Sabancı University Gender and Women's Studies Center of Excellence/ SU Gender organized a series of events spreading throughout March as part of the 8th of March International Women’s Day. Within the scope of these activities, titled “Gendered Perspectives to Health, Body, Sexuality”, international conferences, panels, and film screenings were held, in addition to the feminist trivia, which is organized every year. Additionally, messages gathered from Sabancı University members for the 8th of March were disseminated visually.
The events began with Rebecca Jordan-Young’s (Barnard College, Columbia University) speech at the campus on March 1. Young, a neuroscientist, criticized the neuroscientific research from a gendered perspective in her speech entitled “Ungendering the Brain: Feminist Contributions to Neuroscience”.
Rebecca Jordan-Young also delivered a speech on Saturday, March 4, at Karaköy Minerva Han, entitled “Finding Sex in the Body: from what/where is sex, to when is sex”. In her speech, organized by the cooperation of Columbia Global Centers | Istanbul, and moderated by Alev Özkazanç, Young stated that the concepts regarding sex are limited and categorizing, thus inadequate. She also stated that we can evaluate the body organs and hormones that are related to sex according to time or function, and define sex in this way.
Like every year, Feminist Trivia was held on campus on the 8th of March. The knowledge contest was held at the University Center. Both employees and students participated in the trivia, which contains information on “History of Women’s and LGBTI’s Struggle” in 15 questions. After the questions were asked, the answer sheets were collected and evaluated, and the correct answers were discussed altogether. After the trivia, which lasted about an hour, those who marked the most correct answers were awarded.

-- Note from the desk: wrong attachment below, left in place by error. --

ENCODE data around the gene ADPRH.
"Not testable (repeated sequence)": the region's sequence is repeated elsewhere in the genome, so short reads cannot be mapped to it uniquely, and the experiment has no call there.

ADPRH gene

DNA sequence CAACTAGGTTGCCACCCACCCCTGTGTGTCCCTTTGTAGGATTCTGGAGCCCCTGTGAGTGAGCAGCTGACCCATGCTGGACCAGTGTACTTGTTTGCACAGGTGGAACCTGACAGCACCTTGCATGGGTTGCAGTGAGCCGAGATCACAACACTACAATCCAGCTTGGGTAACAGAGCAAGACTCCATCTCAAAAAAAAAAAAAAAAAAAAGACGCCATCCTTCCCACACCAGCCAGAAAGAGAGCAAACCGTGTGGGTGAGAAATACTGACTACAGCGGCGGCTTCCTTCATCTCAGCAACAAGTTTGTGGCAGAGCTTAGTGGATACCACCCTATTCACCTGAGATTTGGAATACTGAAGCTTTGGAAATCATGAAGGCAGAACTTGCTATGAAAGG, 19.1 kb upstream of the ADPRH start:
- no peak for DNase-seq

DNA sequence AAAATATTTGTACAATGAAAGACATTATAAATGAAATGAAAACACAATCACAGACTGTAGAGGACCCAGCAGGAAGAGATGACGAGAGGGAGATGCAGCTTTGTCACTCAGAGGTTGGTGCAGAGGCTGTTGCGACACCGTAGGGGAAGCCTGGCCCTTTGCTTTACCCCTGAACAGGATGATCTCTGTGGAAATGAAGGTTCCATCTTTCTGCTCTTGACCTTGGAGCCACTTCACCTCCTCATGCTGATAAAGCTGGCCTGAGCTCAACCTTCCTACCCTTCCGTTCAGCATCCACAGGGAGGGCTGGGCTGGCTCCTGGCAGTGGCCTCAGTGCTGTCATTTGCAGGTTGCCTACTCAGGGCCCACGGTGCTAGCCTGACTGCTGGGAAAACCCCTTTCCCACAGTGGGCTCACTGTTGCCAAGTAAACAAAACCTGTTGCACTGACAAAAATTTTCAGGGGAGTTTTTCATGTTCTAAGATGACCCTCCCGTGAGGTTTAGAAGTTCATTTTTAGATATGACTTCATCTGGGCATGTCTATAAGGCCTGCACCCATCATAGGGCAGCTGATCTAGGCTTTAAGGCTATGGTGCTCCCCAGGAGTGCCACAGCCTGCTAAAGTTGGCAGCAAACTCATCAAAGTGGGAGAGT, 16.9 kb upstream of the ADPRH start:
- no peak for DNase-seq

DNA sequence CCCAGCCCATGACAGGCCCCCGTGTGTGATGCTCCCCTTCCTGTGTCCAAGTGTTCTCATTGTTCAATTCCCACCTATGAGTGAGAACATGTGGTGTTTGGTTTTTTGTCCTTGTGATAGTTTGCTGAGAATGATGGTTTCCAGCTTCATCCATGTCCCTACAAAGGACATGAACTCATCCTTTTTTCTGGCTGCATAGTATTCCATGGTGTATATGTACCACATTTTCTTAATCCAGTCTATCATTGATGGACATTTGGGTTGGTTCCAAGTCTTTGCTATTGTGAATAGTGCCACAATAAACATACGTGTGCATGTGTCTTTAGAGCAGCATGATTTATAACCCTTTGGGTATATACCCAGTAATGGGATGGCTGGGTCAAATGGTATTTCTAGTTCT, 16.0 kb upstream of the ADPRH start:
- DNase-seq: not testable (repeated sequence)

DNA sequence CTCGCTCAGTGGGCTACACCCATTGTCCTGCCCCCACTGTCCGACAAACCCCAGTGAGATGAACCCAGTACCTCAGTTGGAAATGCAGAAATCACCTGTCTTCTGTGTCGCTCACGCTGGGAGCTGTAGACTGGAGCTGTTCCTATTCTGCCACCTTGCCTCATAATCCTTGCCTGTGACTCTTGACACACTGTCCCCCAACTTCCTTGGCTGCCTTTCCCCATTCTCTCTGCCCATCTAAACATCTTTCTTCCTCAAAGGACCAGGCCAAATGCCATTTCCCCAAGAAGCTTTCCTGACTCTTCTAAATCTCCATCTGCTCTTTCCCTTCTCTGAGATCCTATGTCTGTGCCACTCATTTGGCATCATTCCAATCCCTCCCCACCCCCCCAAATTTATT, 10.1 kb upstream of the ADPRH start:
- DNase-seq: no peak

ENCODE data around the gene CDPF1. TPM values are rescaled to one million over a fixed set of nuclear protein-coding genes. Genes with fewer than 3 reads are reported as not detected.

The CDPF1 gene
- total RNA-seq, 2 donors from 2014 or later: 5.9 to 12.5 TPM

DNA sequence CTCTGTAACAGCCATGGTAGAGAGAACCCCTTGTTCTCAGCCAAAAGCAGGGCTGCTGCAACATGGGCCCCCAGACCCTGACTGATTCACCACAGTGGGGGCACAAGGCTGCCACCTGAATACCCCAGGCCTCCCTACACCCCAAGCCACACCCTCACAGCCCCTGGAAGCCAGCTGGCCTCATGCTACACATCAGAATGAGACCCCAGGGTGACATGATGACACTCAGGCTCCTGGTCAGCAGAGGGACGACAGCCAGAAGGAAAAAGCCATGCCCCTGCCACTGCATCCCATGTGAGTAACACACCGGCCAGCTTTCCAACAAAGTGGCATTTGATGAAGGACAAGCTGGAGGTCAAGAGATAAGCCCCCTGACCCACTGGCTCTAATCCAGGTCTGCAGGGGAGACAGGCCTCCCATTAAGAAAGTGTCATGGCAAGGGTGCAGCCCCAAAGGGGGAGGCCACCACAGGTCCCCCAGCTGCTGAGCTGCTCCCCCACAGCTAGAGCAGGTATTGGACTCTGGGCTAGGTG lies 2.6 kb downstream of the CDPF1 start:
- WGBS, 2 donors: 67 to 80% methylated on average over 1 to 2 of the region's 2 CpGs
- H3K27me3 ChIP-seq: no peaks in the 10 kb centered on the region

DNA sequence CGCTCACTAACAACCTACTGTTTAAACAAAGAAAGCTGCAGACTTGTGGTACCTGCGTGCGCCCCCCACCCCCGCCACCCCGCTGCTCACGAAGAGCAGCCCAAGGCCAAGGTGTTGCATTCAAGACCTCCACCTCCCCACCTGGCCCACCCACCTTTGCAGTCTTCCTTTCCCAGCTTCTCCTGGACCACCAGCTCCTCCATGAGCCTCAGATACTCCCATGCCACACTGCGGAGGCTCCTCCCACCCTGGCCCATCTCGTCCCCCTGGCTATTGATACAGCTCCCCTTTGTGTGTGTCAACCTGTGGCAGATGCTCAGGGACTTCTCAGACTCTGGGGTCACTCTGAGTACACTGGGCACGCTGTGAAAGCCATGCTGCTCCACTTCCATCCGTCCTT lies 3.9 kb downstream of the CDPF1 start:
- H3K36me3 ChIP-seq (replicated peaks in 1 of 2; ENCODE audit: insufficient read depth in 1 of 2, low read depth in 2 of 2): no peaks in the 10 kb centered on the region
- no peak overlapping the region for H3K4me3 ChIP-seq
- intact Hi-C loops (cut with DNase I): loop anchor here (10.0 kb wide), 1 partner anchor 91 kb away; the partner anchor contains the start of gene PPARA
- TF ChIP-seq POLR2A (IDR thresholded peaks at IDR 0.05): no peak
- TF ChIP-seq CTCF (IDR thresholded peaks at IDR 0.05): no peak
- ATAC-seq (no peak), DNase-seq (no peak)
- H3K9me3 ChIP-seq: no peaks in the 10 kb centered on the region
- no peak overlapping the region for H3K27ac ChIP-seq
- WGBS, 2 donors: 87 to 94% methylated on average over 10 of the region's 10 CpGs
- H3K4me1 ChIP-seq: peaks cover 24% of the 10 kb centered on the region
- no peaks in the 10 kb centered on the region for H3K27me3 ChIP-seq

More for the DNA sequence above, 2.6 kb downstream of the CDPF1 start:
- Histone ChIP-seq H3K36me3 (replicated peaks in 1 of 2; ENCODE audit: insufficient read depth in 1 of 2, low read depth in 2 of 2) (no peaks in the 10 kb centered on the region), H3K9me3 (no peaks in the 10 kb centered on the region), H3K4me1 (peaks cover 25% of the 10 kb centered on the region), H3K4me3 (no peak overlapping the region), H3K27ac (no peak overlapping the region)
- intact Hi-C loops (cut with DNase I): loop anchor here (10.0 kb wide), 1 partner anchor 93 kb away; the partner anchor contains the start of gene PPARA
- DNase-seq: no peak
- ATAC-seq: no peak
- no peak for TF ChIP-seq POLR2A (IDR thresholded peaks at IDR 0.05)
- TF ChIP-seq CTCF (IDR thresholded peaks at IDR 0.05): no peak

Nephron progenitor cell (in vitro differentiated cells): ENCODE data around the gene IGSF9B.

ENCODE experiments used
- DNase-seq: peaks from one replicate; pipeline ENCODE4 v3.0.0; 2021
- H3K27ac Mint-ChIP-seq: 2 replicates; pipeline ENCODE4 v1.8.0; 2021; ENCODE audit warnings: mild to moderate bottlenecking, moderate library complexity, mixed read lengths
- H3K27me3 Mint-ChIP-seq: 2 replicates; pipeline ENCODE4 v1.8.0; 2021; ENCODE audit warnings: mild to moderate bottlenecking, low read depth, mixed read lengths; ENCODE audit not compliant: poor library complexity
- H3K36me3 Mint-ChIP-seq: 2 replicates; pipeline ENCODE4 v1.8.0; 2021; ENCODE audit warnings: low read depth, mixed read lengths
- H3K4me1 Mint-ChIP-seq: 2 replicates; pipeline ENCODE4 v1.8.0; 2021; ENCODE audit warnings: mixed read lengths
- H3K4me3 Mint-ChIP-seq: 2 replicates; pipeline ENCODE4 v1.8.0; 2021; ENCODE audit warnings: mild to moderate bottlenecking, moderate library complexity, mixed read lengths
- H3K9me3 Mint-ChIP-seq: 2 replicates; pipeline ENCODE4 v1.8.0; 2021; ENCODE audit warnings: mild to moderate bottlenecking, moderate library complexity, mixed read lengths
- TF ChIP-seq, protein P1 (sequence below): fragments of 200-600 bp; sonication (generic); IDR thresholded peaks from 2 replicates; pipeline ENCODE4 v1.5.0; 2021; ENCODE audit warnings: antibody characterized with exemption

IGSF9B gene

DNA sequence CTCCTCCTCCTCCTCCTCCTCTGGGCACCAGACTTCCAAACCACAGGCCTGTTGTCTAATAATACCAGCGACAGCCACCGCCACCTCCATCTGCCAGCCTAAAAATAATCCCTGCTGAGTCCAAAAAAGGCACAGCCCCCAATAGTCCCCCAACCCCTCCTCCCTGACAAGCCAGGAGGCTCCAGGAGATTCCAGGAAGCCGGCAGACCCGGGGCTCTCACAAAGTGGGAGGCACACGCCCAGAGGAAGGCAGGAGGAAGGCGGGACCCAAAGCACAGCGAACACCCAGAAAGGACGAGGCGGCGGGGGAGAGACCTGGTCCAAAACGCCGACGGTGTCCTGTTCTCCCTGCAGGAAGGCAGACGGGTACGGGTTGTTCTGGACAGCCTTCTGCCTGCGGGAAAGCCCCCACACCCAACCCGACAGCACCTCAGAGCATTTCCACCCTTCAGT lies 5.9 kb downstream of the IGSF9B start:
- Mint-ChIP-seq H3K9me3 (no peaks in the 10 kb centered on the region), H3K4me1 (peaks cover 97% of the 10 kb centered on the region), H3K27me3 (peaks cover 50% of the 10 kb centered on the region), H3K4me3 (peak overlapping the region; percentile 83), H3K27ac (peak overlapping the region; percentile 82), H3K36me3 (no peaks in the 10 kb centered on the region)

The first panel in the scope of March 2017 Events Series was organized on March 8 at the campus. Moderated by İlker Birbil from Sabancı University, the panel included speeches by Gülhan Erkaya Balsoy from İstanbul Bilgi University, entitled “Historical Perspectives on Women’s Health”; Ayşecan Terzioğlu from Sabancı University, entitled “Medicalization and Women in the Population Policies in Turkey”; and Tuba Demirci from Kemerburgaz University, entitled “Bodies that do not Matter for the History and the State: Women’s Body and Social Policy in Postpartum and Menopause Periods”. In the presentations, approaching the subject from the framework of history and anthropology, issues of population policies from the times of Ottoman Empire until today, women’s bodies, birth, puerperium and menopause were discussed.
The second panel was held in Karaköy Minerva Palas on Friday, March 10. Moderated by Ayşecan Terzioğlu from Sabancı University. The panel included presentations by Seven Kaptan from the Sexual Education Therapy and Research Center (CETAD), entitled “Lesbian, Bisexual and Trans Women’s Sexuality: Obstacles to Heteronormativity”; Elif Avcı from Şişli Municipality’s Social Equality Unit, entitled “Health Service Practices for Women and LGBTIs”; and Assoc. Prof. Maral Erol from Işık University, entitled “Middle- and Post-Middle Age Sexuality and Gender Roles in Turkey”. While the issues of health, body, and sexuality were discussed in terms of gender identity and sexual orientation, the discussion section was shaped by the questions and comments of the participants.
The first film-screening and discussion-based activity took place on March 13 at Karaköy Minerva Han with the participation of Başak Tuğ and Feyza Akınerdem. Following the screening of the documentary “Talak” (Divorce), which was about divorce cases in Iran, the speakers made short presentations, and answered the questions from the participants. The second event with the same theme was held on March 21 with the screening of the documentary “Gender Revolution” by National Geographic. After the screening, a discussion was held by panel speakers İlksen Gürsoy, Sema Semih, and Şevval Kılıç on the topics that the documentary touches upon, revolving around the comments and questions from the participants.